Retired Blowhards, Haddin and the Indian Curse

It’s a little tiring to hear of retirees like Ricky Ponting, Ian Healy and Matthew Hayden bagging the selectors for failing to reinstate Brad Haddin in the 3rd Test at Edgbaston.

Darren Lehmann is absolutely correct when he says Haddin was replaced due to his poor form. It was the right call. This isn’t tiddlewinks, people, it’s the Ashes. It doesn’t get any more serious than this, and there is no room for sentiment. Players do not ‘deserve’ another game merely because they are popular or because they have played for a long time or because they took time off to be with family. Famous ex-cricketers speaking out in support of struggling incumbents is like turkeys getting together to vote against Christmas. You’d hardly expect anything else.

In fact, the mere fact that Messrs Healy, Ponting and Hayden are complaining about the selectors’ decision on Haddin underscores how sensible it was. None of these three knew when it when time to call time on their own careers. All three played for at least a year past their use-by dates, and in all cases it was painful to watch them struggle at the end.

  • Ian Healy made 134 against England in the 1st Test at the Gabba in November 1998. In his subsequent 12 Tests, he made 170 runs across 20 innings at an average of 8.94 before selector Trevor Hohns said enough was enough. Legend has it that Healy wanted to play his last Test in Australia after consecutive tours of the West Indies, Sri Lanka and Zimbabwe, but Hohns put his foot down and Healy had to go.
  • Ricky Ponting, too, played for at least a year too long. He peeled off 134 in the 2nd Test against India in January 2012 and it followed it up with 221 and 60 not out in the Adelaide Test three weeks later. Thereafter, however, he made 178 runs at 16.18 in 11 innings in his last 6 Tests, scoring just one half-century. By the end he was a walking wicket.
  • Matthew Hayden scored centuries against India in Melbourne and Adelaide in the 2007-08 season but his scores tanked thereafter. In his next 9 Tests, commencing with a 4-Test series in India which Australia lost 2-0, he made 344 runs across 16 innings at an average of 22.93, with only two half-centuries.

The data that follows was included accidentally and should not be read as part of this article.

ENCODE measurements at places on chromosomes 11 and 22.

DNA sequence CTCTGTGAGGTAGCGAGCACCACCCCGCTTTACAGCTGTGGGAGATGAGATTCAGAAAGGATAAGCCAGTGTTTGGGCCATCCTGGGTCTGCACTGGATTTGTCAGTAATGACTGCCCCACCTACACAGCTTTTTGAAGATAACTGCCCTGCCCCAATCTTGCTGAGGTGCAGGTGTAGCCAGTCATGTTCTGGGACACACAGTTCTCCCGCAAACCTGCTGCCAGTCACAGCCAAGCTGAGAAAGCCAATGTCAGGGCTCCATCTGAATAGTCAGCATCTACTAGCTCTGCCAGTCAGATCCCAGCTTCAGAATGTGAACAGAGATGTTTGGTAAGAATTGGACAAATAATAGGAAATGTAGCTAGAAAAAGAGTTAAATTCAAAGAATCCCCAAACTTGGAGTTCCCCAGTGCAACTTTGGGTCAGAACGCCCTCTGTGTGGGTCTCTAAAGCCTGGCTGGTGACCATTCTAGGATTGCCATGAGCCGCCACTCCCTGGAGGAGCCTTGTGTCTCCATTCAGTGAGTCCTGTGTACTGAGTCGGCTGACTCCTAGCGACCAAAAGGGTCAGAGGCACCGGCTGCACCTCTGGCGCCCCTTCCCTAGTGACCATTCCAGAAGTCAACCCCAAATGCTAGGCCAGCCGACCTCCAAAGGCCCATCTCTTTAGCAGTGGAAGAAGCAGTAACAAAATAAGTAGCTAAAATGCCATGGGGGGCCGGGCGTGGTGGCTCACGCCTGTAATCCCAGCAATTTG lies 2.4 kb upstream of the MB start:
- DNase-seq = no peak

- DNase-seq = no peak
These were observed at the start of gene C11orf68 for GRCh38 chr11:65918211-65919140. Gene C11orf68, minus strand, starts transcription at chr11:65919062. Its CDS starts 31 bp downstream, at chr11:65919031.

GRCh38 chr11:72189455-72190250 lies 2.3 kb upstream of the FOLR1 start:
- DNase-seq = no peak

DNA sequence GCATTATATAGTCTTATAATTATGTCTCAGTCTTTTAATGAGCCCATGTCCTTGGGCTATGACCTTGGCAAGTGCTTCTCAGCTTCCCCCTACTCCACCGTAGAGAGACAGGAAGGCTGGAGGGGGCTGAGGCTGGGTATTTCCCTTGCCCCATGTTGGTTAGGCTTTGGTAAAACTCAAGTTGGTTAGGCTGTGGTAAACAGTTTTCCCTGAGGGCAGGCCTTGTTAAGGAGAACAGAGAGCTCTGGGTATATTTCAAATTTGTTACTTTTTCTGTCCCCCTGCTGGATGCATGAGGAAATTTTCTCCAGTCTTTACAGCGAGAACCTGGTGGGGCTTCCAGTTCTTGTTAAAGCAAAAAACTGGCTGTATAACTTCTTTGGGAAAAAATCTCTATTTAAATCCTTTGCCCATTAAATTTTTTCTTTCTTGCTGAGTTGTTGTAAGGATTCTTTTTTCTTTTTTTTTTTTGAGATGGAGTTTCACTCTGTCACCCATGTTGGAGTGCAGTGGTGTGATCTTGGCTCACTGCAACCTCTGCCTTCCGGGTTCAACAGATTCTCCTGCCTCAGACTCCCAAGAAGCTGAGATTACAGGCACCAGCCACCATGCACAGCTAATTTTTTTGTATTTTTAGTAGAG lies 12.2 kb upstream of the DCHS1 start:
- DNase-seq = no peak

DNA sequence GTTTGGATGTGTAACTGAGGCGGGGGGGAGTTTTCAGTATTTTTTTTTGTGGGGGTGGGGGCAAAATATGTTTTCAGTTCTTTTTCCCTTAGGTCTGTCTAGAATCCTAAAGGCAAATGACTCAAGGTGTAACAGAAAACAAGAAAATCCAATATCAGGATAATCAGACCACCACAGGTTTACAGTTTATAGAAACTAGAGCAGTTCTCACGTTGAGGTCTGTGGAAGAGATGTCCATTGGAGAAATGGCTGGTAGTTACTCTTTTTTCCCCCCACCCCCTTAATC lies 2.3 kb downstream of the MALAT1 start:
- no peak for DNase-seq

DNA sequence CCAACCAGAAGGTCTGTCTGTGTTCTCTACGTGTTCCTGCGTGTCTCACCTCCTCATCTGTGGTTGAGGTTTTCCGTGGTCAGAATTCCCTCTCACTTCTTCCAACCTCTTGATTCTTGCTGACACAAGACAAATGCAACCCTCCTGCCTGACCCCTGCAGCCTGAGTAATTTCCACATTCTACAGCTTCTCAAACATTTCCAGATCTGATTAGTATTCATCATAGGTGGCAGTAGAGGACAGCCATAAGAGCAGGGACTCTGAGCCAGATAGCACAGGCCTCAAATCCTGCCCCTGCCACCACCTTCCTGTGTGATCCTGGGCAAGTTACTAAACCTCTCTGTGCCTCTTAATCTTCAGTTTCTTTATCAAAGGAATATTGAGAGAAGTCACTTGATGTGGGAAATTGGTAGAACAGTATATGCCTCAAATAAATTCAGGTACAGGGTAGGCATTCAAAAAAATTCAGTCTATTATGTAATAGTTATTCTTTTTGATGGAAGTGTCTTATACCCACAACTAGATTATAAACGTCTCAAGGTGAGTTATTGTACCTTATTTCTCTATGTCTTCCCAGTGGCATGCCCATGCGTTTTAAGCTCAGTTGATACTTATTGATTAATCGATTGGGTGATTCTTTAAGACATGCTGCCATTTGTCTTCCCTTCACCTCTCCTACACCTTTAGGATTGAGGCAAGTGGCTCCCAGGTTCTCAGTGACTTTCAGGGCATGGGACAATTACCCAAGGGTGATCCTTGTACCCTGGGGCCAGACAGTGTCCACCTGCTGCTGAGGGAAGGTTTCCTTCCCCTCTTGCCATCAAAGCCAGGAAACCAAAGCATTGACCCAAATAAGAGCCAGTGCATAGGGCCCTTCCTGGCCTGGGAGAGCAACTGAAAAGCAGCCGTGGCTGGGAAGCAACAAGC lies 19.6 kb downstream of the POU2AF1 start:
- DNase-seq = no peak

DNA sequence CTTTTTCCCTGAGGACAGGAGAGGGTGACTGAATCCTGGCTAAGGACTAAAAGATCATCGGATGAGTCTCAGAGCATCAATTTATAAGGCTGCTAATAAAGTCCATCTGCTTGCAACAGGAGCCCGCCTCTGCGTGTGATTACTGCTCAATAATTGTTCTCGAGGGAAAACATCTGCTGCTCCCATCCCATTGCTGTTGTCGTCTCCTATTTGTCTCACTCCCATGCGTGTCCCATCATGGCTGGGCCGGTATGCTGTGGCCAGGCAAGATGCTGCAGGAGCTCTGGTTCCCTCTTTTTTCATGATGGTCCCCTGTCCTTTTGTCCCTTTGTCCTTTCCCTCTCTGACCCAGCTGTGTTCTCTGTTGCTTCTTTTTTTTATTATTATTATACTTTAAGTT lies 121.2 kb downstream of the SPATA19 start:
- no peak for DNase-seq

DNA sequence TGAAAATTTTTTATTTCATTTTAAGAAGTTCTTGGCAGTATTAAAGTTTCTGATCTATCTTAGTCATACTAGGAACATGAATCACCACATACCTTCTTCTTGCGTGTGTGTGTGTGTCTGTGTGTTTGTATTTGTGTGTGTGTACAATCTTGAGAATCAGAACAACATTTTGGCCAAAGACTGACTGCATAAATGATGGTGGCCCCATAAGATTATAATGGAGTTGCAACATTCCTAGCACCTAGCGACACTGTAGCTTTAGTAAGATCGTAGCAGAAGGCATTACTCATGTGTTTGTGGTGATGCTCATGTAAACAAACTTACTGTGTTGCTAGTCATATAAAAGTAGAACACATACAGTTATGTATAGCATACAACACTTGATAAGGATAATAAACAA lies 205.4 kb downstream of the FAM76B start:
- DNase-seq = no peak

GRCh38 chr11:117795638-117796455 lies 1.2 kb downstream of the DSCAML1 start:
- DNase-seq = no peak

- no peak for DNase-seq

The selectors’ decision to replace Haddin with Peter Nevill should be applauded. Cricket fans should acknowledge a selection panel prepared to retire players who are over the hill, regardless of whether retired players believe it is ‘fair’. When he was re-appointed to the selection panel about eighteen months ago, Hohns was quoted as saying “There’s quite a few blokes in that (veterans’) age bracket and not just 30 and above, some of them are 34 and 35 and above (including 34-year-old fast bowler Ryan Harris) so there’s no doubt that in the near future there will be some decisions made.” Haddin must have known it was coming. Healy, Ponting and Hayden should have, too. The ‘family first’ policy is irrelevant. It’s about form.

One last thing: a cursory glance at the final year or so of Hayden and Ponting’s careers does not bode very well for Michael Clarke.

Let’s face it, touring Indian teams in Australia fare about as well as Australian teams do in India. India is not terribly difficult to beat on Australian soil. It is worthy of note that both Ponting and Hayden made runs against India in Australia before falling apart once they came up against other teams outside Australia. In hindsight, it’s not difficult to believe the deterioration in their form was masked to some degree by the weakness of the opposition.

Michael Clarke, too, managed 128 against India in Adelaide in December 2014 but has made few runs since. His recent run of form is starting to look eerily similar to that of both Hayden and Ponting as they limped to retirement after series against India in Australia.

Sadly, though, most pundits now expect Clarke to retire at the end of the current Ashes series if not before. It would be a greater surprise if he actually makes a score before then.

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